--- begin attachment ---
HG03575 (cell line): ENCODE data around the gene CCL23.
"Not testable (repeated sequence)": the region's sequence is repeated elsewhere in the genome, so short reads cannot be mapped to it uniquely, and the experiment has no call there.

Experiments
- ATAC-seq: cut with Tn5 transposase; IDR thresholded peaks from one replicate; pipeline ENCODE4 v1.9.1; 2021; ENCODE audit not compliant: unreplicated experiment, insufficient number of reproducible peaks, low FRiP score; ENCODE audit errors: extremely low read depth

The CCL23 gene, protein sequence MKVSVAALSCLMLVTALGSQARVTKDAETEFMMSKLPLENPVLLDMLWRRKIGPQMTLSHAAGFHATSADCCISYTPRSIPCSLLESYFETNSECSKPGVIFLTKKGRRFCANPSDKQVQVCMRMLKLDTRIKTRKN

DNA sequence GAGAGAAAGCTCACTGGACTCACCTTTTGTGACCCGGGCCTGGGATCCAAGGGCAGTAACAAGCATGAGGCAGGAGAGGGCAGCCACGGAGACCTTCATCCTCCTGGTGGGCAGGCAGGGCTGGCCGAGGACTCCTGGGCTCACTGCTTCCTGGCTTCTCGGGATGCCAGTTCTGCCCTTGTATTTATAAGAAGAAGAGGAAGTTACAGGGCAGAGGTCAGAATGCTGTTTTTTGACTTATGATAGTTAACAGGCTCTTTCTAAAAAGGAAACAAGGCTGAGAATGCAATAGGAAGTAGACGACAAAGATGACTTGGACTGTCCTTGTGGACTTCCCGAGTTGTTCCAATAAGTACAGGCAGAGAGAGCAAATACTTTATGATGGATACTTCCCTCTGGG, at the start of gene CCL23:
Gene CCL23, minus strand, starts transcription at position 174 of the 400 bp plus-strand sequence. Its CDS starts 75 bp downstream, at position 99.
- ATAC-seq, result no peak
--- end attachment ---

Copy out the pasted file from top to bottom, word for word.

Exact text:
HG03575 (cell line): ENCODE data around the gene CCL23.
"Not testable (repeated sequence)": the region's sequence is repeated elsewhere in the genome, so short reads cannot be mapped to it uniquely, and the experiment has no call there.

Experiments
- ATAC-seq: cut with Tn5 transposase; IDR thresholded peaks from one replicate; pipeline ENCODE4 v1.9.1; 2021; ENCODE audit not compliant: unreplicated experiment, insufficient number of reproducible peaks, low FRiP score; ENCODE audit errors: extremely low read depth

The CCL23 gene, protein sequence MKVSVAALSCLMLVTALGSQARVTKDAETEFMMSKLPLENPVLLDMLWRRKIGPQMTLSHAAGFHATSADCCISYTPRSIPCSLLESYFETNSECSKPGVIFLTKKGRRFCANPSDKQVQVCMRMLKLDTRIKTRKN

DNA sequence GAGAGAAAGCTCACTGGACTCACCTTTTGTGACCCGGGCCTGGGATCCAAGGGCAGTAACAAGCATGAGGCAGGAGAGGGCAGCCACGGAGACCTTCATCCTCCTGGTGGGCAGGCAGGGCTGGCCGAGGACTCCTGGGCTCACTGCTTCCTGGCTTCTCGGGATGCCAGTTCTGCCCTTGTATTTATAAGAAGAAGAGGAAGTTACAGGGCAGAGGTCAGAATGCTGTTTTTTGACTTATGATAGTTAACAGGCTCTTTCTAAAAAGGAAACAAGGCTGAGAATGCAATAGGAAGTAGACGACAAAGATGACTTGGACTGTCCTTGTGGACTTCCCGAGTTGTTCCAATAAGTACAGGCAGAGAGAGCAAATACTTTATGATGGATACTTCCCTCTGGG, at the start of gene CCL23:
Gene CCL23, minus strand, starts transcription at position 174 of the 400 bp plus-strand sequence. Its CDS starts 75 bp downstream, at position 99.
- ATAC-seq, result no peak